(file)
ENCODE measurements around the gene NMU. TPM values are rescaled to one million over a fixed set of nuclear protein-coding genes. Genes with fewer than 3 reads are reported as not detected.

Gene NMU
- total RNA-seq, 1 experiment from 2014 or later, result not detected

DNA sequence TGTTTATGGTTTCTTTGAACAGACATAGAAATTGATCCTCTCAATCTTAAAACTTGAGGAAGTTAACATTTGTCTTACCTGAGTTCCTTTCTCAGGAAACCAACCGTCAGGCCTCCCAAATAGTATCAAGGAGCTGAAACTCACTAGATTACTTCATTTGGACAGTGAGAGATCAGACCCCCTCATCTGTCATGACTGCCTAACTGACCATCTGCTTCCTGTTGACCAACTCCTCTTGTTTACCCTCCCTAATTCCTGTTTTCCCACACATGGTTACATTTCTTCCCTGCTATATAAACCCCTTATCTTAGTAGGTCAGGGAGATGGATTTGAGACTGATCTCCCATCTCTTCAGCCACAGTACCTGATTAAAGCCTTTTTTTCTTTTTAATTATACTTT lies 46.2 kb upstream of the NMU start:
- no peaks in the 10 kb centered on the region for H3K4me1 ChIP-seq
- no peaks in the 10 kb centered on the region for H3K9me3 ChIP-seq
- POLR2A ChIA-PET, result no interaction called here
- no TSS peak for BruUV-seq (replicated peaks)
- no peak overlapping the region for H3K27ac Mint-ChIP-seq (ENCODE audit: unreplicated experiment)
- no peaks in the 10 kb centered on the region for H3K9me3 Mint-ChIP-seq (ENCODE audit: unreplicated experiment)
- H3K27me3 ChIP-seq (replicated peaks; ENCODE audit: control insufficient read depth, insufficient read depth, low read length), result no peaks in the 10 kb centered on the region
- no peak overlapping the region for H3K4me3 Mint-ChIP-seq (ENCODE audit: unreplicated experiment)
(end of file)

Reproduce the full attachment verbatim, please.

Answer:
ENCODE measurements around the gene NMU. TPM values are rescaled to one million over a fixed set of nuclear protein-coding genes. Genes with fewer than 3 reads are reported as not detected.

Gene NMU
- total RNA-seq, 1 experiment from 2014 or later, result not detected

DNA sequence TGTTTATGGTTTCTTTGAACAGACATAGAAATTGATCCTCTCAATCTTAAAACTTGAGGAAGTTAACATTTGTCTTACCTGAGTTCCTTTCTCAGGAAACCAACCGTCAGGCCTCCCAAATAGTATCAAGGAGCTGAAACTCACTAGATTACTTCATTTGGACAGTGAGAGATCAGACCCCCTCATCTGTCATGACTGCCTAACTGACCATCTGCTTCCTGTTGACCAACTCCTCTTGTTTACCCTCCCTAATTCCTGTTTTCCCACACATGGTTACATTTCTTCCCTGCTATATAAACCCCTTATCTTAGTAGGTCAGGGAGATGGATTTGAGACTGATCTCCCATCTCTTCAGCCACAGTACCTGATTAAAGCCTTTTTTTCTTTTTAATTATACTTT lies 46.2 kb upstream of the NMU start:
- no peaks in the 10 kb centered on the region for H3K4me1 ChIP-seq
- no peaks in the 10 kb centered on the region for H3K9me3 ChIP-seq
- POLR2A ChIA-PET, result no interaction called here
- no TSS peak for BruUV-seq (replicated peaks)
- no peak overlapping the region for H3K27ac Mint-ChIP-seq (ENCODE audit: unreplicated experiment)
- no peaks in the 10 kb centered on the region for H3K9me3 Mint-ChIP-seq (ENCODE audit: unreplicated experiment)
- H3K27me3 ChIP-seq (replicated peaks; ENCODE audit: control insufficient read depth, insufficient read depth, low read length), result no peaks in the 10 kb centered on the region
- no peak overlapping the region for H3K4me3 Mint-ChIP-seq (ENCODE audit: unreplicated experiment)